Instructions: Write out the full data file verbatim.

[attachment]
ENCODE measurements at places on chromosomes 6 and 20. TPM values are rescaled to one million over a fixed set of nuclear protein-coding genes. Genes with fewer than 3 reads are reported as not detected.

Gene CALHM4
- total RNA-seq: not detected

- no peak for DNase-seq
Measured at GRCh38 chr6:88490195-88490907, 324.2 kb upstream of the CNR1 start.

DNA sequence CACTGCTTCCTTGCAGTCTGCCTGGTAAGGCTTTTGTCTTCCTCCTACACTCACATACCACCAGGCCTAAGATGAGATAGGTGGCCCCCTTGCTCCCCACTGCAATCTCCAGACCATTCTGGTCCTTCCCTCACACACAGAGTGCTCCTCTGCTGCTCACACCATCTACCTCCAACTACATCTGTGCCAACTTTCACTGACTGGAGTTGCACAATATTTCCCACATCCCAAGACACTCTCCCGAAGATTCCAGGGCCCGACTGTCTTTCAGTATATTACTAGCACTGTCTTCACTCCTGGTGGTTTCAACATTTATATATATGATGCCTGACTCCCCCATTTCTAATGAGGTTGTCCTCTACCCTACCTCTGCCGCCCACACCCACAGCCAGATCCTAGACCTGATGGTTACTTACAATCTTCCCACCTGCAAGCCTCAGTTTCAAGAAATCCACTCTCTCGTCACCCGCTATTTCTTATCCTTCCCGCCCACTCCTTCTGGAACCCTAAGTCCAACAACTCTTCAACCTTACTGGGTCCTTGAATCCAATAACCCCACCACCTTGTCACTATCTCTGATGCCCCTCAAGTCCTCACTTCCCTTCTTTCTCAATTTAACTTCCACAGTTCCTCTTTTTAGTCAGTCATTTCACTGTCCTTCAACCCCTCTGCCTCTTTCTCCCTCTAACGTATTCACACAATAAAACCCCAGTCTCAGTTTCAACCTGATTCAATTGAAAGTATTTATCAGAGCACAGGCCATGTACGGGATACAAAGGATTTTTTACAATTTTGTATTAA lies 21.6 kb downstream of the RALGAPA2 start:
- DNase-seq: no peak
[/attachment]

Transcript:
ENCODE measurements at places on chromosomes 6 and 20. TPM values are rescaled to one million over a fixed set of nuclear protein-coding genes. Genes with fewer than 3 reads are reported as not detected.

Gene CALHM4
- total RNA-seq: not detected

- no peak for DNase-seq
Measured at GRCh38 chr6:88490195-88490907, 324.2 kb upstream of the CNR1 start.

DNA sequence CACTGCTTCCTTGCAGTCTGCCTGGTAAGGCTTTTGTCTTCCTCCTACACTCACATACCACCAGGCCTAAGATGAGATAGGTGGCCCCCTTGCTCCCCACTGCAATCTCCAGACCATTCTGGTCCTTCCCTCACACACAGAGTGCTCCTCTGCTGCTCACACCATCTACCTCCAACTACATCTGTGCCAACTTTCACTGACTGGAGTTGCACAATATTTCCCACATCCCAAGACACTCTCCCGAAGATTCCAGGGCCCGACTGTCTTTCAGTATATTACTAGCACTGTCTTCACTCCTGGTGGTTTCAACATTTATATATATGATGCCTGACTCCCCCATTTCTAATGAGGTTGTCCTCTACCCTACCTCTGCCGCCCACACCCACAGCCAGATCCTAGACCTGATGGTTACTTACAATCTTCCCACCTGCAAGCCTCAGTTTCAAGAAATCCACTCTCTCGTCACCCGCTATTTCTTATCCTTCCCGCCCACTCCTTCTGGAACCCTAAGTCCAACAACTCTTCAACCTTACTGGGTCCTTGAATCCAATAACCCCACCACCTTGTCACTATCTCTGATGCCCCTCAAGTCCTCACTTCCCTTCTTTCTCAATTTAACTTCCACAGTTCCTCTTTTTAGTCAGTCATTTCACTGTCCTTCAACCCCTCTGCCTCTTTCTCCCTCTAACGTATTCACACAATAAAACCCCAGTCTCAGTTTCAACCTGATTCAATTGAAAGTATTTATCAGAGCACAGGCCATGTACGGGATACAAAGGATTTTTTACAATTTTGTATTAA lies 21.6 kb downstream of the RALGAPA2 start:
- DNase-seq: no peak